NEW YORK — Todd English is the latest celebrity chef to embrace cooking with cannabis.
The James Beard award-winning chef and restaurateur recently rolled out his cannabis-infused line of gourmet mac and cheese, the first product launch from his new packaged food brand, LastLeaf.
"We're getting a great response," English told ABC News Live.
The mac and cheese currently comes in two flavors, white cheddar with shells, and a classic cheddar with elbow macaroni.
Cannabis-infused food and beverages have exploded onto the culinary scene as more states legalize marijuana. Already, 18 states and the District of Columbia have legalized the sale of recreational marijuana for adults over the age of 21.
English's twist on traditional mac and cheese is currently only available in California, but later this year he hopes to expand the line to more cities that have legalized marijuana for recreational use.
Cooking with cannabis is not a new concept for English. He began preparing dishes with the ingredient more than a decade ago when his sister Wendy was undergoing treatment for breast cancer.
"I saw my sister and a number of my relatives go through horrible cancer," English said.
"My sister passed away, unfortunately, but during the time she was in remission, I would prepare things with cannabis and it seemed to really help her get through the struggles of how she felt after chemo," he said.
Together with his business partner, Keith Burkard, English set out to develop healthy food products that contain THC and CBD.
"Consumers are ready for it, but it's going to take a little bit of time to get embedded into the marketplace," Burkard said.
"The cannabis industry started out with a lot of secondary food groups like drinks, chips, snacks, chocolates, candies," he added. "We're introducing primary food group edibles."
There is some scientific evidence that marijuana may benefit those with cancer, easing chronic pain and chemotherapy-induced nausea.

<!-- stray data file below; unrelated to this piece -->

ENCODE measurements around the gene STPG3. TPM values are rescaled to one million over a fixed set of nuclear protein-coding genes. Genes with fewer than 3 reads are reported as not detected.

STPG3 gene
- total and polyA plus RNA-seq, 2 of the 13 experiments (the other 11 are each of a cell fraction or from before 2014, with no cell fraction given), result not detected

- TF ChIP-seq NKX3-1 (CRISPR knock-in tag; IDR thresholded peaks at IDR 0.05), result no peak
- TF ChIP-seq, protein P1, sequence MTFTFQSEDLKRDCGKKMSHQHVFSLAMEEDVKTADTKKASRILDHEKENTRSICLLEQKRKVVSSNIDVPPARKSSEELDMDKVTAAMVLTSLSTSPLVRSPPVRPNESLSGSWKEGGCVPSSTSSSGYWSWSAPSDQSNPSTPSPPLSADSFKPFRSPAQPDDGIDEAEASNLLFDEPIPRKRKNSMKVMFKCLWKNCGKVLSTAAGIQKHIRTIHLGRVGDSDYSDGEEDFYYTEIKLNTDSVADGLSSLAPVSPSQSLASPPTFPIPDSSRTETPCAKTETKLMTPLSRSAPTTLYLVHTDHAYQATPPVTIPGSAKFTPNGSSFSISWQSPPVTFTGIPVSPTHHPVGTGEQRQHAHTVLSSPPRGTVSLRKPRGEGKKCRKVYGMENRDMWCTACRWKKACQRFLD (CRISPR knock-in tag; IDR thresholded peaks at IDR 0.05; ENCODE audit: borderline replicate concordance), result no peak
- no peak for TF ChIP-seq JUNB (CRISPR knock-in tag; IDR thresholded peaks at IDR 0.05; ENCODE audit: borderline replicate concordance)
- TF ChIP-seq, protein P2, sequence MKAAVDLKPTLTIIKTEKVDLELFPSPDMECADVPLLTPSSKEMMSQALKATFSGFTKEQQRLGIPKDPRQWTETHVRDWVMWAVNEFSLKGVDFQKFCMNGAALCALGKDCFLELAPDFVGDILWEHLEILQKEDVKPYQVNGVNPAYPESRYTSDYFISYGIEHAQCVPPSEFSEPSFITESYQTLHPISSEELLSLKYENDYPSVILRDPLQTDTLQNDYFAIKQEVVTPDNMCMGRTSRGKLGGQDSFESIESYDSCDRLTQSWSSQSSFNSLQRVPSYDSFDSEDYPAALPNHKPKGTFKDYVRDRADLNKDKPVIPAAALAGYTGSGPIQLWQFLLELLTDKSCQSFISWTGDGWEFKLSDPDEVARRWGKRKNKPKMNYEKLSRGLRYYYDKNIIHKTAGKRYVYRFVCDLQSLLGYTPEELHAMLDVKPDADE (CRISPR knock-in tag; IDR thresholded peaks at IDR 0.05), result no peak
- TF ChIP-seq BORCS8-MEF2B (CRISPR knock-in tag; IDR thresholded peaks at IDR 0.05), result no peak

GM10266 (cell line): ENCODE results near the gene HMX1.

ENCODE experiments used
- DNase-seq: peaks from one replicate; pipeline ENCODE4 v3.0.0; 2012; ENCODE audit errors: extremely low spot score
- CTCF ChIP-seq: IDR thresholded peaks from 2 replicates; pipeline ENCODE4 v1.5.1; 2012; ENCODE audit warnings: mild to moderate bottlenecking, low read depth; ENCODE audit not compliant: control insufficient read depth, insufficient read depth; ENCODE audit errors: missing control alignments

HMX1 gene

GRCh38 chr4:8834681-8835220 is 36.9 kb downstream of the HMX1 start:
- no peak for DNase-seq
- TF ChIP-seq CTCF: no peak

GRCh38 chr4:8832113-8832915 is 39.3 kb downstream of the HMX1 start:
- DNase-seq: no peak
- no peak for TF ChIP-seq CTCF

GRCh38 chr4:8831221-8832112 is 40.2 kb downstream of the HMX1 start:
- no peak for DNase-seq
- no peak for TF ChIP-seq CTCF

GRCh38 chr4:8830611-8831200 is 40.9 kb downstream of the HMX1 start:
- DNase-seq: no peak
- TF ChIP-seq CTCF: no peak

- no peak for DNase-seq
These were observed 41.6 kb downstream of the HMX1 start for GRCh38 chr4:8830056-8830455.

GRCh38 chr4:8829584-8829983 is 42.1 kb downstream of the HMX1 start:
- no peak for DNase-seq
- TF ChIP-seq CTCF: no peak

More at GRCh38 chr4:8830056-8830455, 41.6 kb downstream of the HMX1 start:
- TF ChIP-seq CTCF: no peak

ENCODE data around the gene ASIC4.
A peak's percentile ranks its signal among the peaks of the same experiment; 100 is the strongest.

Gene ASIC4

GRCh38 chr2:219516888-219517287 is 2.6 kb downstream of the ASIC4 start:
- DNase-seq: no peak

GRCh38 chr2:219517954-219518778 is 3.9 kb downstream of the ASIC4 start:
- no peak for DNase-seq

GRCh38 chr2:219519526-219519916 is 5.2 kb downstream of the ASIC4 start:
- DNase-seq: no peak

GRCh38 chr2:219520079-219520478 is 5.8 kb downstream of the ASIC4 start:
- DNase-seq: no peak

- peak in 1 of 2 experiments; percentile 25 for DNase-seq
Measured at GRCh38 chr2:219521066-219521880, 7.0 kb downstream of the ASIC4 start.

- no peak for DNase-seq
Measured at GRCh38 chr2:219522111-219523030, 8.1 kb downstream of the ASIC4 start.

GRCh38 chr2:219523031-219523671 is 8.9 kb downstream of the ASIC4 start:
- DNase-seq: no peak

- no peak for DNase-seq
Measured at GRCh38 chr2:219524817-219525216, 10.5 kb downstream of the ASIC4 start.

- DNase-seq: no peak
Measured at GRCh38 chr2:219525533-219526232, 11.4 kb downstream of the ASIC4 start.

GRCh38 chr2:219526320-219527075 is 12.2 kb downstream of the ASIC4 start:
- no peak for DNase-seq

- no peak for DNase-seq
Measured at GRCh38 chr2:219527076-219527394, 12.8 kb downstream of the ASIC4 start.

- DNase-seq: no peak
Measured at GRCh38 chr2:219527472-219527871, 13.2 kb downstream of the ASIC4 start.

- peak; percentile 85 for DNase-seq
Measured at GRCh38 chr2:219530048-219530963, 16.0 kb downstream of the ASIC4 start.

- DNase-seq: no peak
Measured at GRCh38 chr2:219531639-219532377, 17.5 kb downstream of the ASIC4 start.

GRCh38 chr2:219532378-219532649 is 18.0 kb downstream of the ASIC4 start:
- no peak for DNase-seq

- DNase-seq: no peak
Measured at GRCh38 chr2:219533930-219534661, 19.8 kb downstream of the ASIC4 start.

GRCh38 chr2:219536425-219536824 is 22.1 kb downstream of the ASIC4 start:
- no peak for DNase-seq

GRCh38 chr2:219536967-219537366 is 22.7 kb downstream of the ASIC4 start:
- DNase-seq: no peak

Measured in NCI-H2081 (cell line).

Medical experts, however, have cautioned against using cannabis to treat mental health conditions, as it may be ineffective or worsen symptoms in some people.
The cheesy packaged pasta is far from the last of English's ventures. LastLeaf says it plans to launch cannabis-infused pasta sauces, rubs and olive oil in the coming months.
You won't find the cannabis concoctions on his restaurant menus just yet -- the chef currently owns a number of eateries in places like Las Vegas, Boston and New York City, as well as a handful of international hotspots. For the moment, he's busy opening up new establishments, including The English Hotel in Las Vegas.
Located off the Vegas strip in the Arts District, English says his namesake hotel is a "very artisanal, little boutique hotel" with a "funky vibe." It is also home to his new restaurant, The Pepper Club, a reflection of English's two favorite cuisines, Mediterranean and Japanese.
While the global pandemic has hit the hospitality industry particularly hard, English said business at some of his restaurants, including in Alabama, Connecticut, Abu Dhabi and Dubai, are nearly back to pre-pandemic levels.
"Weekends are jamming and people are out," he said. "It's just a question of us being able to handle the business because we don't have all the pieces in place yet -- staffing, supply chain -- but it's getting there."
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